Friends of Mukai Win Court Appeal
We won our appeal in the state Court of Appeals and now, finally, the situation at the Mukai House and Garden will be dealt with at a full trial.
On December 23rd, the three-judge panel of the Court of Appeals issued its decision, agreeing with Friends of Mukai arguments that Judge Monica Benton was mistaken when, in November of 2012, she issued a "summary" judgment and dismissed our case against the Matthews' Board without a trial. It may seem odd but after all this time we have never had an opportunity to put in front of a trial court judge any evidence about the neglect of the Mukai property under the Matthews board's leadership. Now we will, literally, have our day in court.
As you may recall, over 70 islanders paid dues and joined Island Landmarks in the spring of 2012. They were following the bylaws adopted by the Matthews' Board and they convened a special meeting which occurred on June 4th of that year. At the meeting, the members voted unanimously to remove Matthews and the four other board directors. The Matthews group refused to acknowledge the results of the election so we filed a lawsuit in King County superior court, naming ourselves as plaintiff "Island Landmarks" because of the election results. We argued that the special election was valid and that the Matthews board no longer had control over the non-profit and, instead, the newly elected board was in control.
Judge Benton's summary judgment ruling had the effect of dismissing our lawsuit so an appeal was necessary. The Court of Appeals has now ruled in our favor, saying that Judge Benton misread the bylaw on how to give notice of a special meeting. The three judge panel's decision is 18 pages long, and available for review here. The Court of Appeals accepted our arguments that Judge Benton was incorrect and rejected all the arguments of the Matthews board, characterizing them as "simply misleading" and "not logical" and "wholly unreasonable."
"Now the case goes back to King County Superior Court for trial," said Lynn Greiner, the lead attorney who has been working as a volunteer for the community side of the case. "This is what we've been fighting to achieve: An opportunity to prove our claims and to make the case that the Matthews Board should be replaced by our island based community group." A new judge will be assigned to our case as Judge Benton left the court. We will soon be given a case schedule including a trial date. We promise to update you on developments in this phase of the legal case.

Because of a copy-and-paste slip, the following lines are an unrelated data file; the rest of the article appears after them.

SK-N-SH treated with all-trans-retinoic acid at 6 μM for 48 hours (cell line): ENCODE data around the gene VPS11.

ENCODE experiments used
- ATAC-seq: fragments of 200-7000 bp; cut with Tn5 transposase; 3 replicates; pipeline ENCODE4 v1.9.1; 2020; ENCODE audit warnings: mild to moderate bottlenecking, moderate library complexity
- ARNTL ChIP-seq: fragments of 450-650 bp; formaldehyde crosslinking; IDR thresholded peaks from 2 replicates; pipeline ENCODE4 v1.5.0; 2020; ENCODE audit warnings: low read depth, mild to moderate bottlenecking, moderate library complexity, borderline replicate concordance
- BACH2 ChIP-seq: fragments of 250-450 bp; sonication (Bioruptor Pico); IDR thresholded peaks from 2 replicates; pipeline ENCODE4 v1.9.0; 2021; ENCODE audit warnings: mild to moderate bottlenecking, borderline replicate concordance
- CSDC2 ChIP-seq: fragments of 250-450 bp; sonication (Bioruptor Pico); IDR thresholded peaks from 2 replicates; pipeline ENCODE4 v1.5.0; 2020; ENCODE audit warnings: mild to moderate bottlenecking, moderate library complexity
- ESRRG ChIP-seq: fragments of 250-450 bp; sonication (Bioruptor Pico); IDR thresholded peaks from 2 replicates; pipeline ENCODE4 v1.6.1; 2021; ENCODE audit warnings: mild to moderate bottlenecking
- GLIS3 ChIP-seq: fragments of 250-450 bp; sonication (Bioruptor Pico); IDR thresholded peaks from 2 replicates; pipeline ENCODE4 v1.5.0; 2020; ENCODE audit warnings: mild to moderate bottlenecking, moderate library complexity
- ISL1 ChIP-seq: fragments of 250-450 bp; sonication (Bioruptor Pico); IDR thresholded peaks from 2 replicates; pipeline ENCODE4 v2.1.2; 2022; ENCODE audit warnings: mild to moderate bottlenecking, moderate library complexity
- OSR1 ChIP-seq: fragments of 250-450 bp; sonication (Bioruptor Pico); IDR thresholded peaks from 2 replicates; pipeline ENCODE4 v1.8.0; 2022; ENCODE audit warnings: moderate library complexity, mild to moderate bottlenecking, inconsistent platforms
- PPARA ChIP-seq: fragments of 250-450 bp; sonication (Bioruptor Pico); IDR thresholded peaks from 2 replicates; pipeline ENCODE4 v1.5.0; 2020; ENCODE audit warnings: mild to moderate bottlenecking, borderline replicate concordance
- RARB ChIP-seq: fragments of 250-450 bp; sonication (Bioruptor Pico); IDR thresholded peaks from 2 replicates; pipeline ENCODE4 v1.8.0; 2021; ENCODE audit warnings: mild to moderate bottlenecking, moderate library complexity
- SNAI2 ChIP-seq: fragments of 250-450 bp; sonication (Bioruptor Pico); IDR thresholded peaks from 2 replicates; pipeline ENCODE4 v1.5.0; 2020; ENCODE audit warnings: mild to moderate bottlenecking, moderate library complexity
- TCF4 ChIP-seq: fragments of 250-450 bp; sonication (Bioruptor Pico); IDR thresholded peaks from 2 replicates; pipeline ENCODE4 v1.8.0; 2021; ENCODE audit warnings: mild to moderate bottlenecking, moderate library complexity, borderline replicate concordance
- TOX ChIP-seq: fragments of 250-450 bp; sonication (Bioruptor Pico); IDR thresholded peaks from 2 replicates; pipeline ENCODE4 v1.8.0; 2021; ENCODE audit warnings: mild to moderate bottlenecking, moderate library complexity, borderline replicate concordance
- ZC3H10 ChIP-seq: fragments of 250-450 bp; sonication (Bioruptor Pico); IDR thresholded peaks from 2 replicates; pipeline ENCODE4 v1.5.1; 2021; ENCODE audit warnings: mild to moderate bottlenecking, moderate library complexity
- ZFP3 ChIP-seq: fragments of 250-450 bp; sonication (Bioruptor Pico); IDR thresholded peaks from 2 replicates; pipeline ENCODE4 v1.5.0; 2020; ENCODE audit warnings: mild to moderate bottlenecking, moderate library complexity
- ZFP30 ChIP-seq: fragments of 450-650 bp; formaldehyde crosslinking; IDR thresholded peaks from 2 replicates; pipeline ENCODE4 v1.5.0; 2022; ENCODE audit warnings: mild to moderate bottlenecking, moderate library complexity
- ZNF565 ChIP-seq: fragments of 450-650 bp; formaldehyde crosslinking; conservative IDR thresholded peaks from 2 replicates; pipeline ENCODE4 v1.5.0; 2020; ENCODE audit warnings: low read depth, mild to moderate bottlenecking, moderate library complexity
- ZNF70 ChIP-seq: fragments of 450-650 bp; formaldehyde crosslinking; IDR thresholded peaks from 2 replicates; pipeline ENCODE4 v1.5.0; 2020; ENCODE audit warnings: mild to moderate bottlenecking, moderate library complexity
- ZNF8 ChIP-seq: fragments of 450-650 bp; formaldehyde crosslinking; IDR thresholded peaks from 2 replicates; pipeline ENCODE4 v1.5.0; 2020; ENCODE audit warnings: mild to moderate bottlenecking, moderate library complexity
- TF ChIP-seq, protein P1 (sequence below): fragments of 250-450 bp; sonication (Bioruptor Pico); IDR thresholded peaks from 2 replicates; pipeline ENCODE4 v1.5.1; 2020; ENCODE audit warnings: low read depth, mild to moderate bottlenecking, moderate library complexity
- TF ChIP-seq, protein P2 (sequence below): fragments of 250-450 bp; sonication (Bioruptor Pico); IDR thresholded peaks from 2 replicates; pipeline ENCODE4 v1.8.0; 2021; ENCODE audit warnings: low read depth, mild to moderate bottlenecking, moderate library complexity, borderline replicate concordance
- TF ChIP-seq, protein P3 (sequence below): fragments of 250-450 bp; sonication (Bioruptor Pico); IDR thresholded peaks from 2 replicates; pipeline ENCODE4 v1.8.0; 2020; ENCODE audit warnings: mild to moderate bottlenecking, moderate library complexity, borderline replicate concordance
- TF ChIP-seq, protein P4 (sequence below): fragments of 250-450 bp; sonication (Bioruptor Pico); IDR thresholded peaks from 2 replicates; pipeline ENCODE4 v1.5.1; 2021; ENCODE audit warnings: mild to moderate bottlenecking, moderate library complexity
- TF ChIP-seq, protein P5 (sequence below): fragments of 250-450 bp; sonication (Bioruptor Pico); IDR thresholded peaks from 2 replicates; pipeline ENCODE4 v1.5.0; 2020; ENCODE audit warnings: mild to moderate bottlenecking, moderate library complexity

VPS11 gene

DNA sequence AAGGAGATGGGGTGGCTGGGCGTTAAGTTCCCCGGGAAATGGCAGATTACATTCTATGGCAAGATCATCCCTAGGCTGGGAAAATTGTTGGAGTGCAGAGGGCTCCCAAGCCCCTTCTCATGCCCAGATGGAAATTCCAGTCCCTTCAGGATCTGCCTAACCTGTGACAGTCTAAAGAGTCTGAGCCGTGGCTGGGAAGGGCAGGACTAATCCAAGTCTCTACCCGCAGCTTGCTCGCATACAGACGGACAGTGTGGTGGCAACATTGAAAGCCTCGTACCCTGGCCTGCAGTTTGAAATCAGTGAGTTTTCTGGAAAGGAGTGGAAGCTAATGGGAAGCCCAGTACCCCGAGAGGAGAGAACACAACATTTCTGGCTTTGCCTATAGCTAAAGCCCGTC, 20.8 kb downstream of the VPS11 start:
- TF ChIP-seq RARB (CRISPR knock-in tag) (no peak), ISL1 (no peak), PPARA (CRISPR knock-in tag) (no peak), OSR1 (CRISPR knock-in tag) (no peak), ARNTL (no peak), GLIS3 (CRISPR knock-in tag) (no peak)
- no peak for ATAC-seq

Click here to read the full Court of Appeals decision
An injunction was filed on Thursday, October 24th to stop the sale of the Mukai house and garden. Go to our Legal Status page for more information and to read the injuction
Three historic preservation organizations filed a brief in support of Friends of Mukai. Go to our legal Status page for full details
Seattle Times Seattle Now and Then: The Mukai Farm Matters
The July 13, 2013 Seattle Times Pacific Northwest Magazine feathered the Friends of Mukai “This Place Matters” event in Paul Dorpat and Jean Sherrard’s “Seattle Now and Then” series. “The historic Mukai Farm and Garden on Vashon island is now the focus of a dispute between the current ownership group and a citizens' group decrying the property's neglect.”
Pacific NW Magazine Tuesday July 16, 2013
The historic Mukai Farm and Garden on Vashon island is now the focus of a dispute between the current ownership group and a citizens' group decrying the property's neglect.
Why Mukai Matters
Visiting Mukai, you immediately see that it’s a place where stories live, hundreds of them. Japanese immigrants making their way in America overcoming adversity and discrimination to build a new life. A woman’s unique vision of blending two cultures. Generations of Japanese Americans who became part of our culture and yet maintained their own. One of the birthplaces, some say, of the Northwest’s agricultural industry from strawberries to food processing.
Why Change Is Needed
Just look at the place, as best you can since there’s a chain link fence with a no trespassing sign around it. Plastic nailed over the leaking roof. Paint covering windows. Crumbling cement and stone ponds and walkways. The plants that have been allowed to die. It’s a sad case of demolition by neglect. Everyone acknowledges that this was a great idea but the property was acquired for restoration 13 years ago and nothing’s happening.
We want to make the original restoration vision happen. We want to tell the stories that live at the Mukai site. These unique, historic buildings and gardens can’t be lost and they will be if nothing is done. The site needs to be stabilized, restored and preserved. We want to open it up so the community and scholars can gather here to celebrate this place…its stories, the once beautiful gardens that Kuni Mukai created, the thriving farm that once existed here along with a family bungalow home where people lived and gathered with their neighbors.
What We Are Doing NowWe decided to take action now, as best we can given the chain link fence around the property. For example, we had the founder of the Bainbridge memorial of the internment here for a community talk. We’re planning a full schedule of that type of program, including an Obon festival in July to carry on the long tradition of Japanese cultural celebrations at Mukai. Our garden committee has been going full speed on research about the plants that Kuni Mukai grew in her garden and studying options for restoration. A committee has started work on a business plan for future restoration, once we gain access to the site.